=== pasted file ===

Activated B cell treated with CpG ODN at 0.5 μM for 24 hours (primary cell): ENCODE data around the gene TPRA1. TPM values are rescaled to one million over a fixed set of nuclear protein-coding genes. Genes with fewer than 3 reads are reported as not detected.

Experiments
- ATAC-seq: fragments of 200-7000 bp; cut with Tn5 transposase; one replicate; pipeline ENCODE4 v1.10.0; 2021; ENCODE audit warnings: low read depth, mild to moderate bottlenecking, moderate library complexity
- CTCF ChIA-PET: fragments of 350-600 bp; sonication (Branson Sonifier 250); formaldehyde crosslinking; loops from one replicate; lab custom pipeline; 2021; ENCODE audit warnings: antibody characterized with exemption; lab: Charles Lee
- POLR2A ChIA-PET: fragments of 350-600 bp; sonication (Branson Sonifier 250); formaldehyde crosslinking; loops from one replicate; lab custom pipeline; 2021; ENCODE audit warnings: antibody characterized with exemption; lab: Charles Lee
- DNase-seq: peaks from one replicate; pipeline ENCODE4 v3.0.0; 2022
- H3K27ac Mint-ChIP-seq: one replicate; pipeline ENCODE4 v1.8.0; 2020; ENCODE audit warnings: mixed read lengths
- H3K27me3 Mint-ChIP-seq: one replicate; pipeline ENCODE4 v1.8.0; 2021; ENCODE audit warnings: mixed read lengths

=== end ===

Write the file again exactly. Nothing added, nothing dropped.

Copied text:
Activated B cell treated with CpG ODN at 0.5 μM for 24 hours (primary cell): ENCODE data around the gene TPRA1. TPM values are rescaled to one million over a fixed set of nuclear protein-coding genes. Genes with fewer than 3 reads are reported as not detected.

Experiments
- ATAC-seq: fragments of 200-7000 bp; cut with Tn5 transposase; one replicate; pipeline ENCODE4 v1.10.0; 2021; ENCODE audit warnings: low read depth, mild to moderate bottlenecking, moderate library complexity
- CTCF ChIA-PET: fragments of 350-600 bp; sonication (Branson Sonifier 250); formaldehyde crosslinking; loops from one replicate; lab custom pipeline; 2021; ENCODE audit warnings: antibody characterized with exemption; lab: Charles Lee
- POLR2A ChIA-PET: fragments of 350-600 bp; sonication (Branson Sonifier 250); formaldehyde crosslinking; loops from one replicate; lab custom pipeline; 2021; ENCODE audit warnings: antibody characterized with exemption; lab: Charles Lee
- DNase-seq: peaks from one replicate; pipeline ENCODE4 v3.0.0; 2022
- H3K27ac Mint-ChIP-seq: one replicate; pipeline ENCODE4 v1.8.0; 2020; ENCODE audit warnings: mixed read lengths
- H3K27me3 Mint-ChIP-seq: one replicate; pipeline ENCODE4 v1.8.0; 2021; ENCODE audit warnings: mixed read lengths